Yitzhak was born in November 1928 in Nowe Miasto, Poland, to Moshe and Genia. He has two brothers and a sister. The family made aliyah with a certificate in 1936; however, his older brother was already eighteen and not included, so he had to remain behind. He perished in the Holocaust.
The family settled in Haifa. Yitzhak studied in the Netzach Israel School, and he was member of the HaNoar HaOved youth movement. At age sixteen, he joined the Jewish Settlement Police and the Hagana. When he was asked to track IZL and Lehi members, he refused. He attended a squad commanders’ course, in which he heard lectures about civil war against the “dissidents,” and he decided to leave the Hagana.
In the spring of 1945, he joined Lehi. Since he had a driver’s license, he often was used as a driver to smuggle weapons and equipment for different operations. Yitzhak was sent for further weapons training, but his previous knowledge from the Hagana squad commanders’ course meant that he knew more than the instructors.
From that point on, he was sent on many missions, including the operation to bomb the Haifa Oil Refineries amid the Jewish Resistance Movement on November 1, 1945; as well as the attack on Haifa Railway Workshops on June 17, 1946, during which he laid mines to keep British backup from arriving. He was part of the main force which retreated and was caught in an ambush by British armored vehicles, and an intense firefight began. Yitzhak was injured by shrapnel and captured. He was tried, convicted and sentenced to death, together with seventeen of his comrades. Only after his death sentence was commuted to life imprisonment was he sent to Jerusalem for medical treatment, which he had not received up until that point. Shrapnel remained throughout his body, a fact which caused serious harm to his health for the rest of his life. After the War of Independence, he was recognized as an IDF disabled person due to his serious injury.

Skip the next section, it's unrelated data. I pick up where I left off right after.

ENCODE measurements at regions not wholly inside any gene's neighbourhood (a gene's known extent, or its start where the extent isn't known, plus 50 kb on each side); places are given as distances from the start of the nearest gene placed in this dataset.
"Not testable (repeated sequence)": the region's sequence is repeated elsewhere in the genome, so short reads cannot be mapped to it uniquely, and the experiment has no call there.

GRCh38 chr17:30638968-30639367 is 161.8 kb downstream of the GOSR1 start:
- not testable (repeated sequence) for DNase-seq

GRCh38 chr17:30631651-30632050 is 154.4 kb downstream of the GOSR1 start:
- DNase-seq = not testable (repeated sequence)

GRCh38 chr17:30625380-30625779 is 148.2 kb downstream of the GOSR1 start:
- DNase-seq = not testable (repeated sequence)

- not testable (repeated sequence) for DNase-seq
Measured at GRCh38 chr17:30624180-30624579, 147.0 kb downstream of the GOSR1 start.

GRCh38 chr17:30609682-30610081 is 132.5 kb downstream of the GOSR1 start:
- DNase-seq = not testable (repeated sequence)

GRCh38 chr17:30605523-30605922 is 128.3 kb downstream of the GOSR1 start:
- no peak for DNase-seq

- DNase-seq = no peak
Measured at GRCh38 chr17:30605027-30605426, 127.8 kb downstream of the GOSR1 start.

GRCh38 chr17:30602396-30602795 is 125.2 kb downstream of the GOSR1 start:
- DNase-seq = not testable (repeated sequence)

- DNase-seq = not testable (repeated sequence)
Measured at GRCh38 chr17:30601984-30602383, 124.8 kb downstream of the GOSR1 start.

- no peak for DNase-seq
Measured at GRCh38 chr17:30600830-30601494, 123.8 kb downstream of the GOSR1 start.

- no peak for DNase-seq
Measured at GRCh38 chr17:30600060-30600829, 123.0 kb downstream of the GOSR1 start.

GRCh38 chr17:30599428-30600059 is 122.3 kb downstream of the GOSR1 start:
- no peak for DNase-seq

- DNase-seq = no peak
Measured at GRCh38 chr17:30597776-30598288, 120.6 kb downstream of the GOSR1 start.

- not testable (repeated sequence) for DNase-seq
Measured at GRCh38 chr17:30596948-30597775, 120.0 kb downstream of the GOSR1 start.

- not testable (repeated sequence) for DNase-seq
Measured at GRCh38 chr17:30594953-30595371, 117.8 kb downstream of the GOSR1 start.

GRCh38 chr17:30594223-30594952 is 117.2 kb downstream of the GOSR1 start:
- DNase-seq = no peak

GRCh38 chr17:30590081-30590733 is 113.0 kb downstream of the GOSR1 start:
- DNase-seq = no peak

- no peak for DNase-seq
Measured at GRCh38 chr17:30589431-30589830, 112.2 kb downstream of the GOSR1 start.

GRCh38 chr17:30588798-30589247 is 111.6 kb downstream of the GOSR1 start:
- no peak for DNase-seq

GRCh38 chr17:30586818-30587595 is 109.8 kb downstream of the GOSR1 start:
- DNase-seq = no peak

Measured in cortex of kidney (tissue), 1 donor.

When the IDF was created, he enlisted along with his underground comrades, serving in 8th Brigade in Battalion 89, participating in all its battles.
In 1952, he married Ditza Herschkowitz and they had a son Ilan and a daughter Yokheved.
After Ditza passed away, he remarried.
After the War of Independence, he worked professionally as a driver, for Tnuva, as a civilian IDF employee and as a cabdriver.
Yitzhak passed away on August 2, 1981, due to a heart attack at age 62. He was buried next to his parents in the Haifa Cemetery.